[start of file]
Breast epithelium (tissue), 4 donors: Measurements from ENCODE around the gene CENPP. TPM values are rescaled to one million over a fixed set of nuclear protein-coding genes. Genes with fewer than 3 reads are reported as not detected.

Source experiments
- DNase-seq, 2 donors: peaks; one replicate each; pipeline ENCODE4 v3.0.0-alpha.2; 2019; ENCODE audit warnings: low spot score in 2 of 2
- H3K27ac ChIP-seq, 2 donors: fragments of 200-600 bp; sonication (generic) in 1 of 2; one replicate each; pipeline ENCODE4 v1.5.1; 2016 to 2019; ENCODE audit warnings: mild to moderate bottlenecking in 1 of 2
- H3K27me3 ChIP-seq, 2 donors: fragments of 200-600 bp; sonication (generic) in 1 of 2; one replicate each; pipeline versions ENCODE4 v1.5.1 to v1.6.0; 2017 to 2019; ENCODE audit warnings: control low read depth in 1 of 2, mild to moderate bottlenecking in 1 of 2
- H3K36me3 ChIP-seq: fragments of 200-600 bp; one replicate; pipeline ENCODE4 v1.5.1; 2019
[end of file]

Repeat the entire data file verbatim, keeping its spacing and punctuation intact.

Breast epithelium (tissue), 4 donors: Measurements from ENCODE around the gene CENPP. TPM values are rescaled to one million over a fixed set of nuclear protein-coding genes. Genes with fewer than 3 reads are reported as not detected.

Source experiments
- DNase-seq, 2 donors: peaks; one replicate each; pipeline ENCODE4 v3.0.0-alpha.2; 2019; ENCODE audit warnings: low spot score in 2 of 2
- H3K27ac ChIP-seq, 2 donors: fragments of 200-600 bp; sonication (generic) in 1 of 2; one replicate each; pipeline ENCODE4 v1.5.1; 2016 to 2019; ENCODE audit warnings: mild to moderate bottlenecking in 1 of 2
- H3K27me3 ChIP-seq, 2 donors: fragments of 200-600 bp; sonication (generic) in 1 of 2; one replicate each; pipeline versions ENCODE4 v1.5.1 to v1.6.0; 2017 to 2019; ENCODE audit warnings: control low read depth in 1 of 2, mild to moderate bottlenecking in 1 of 2
- H3K36me3 ChIP-seq: fragments of 200-600 bp; one replicate; pipeline ENCODE4 v1.5.1; 2019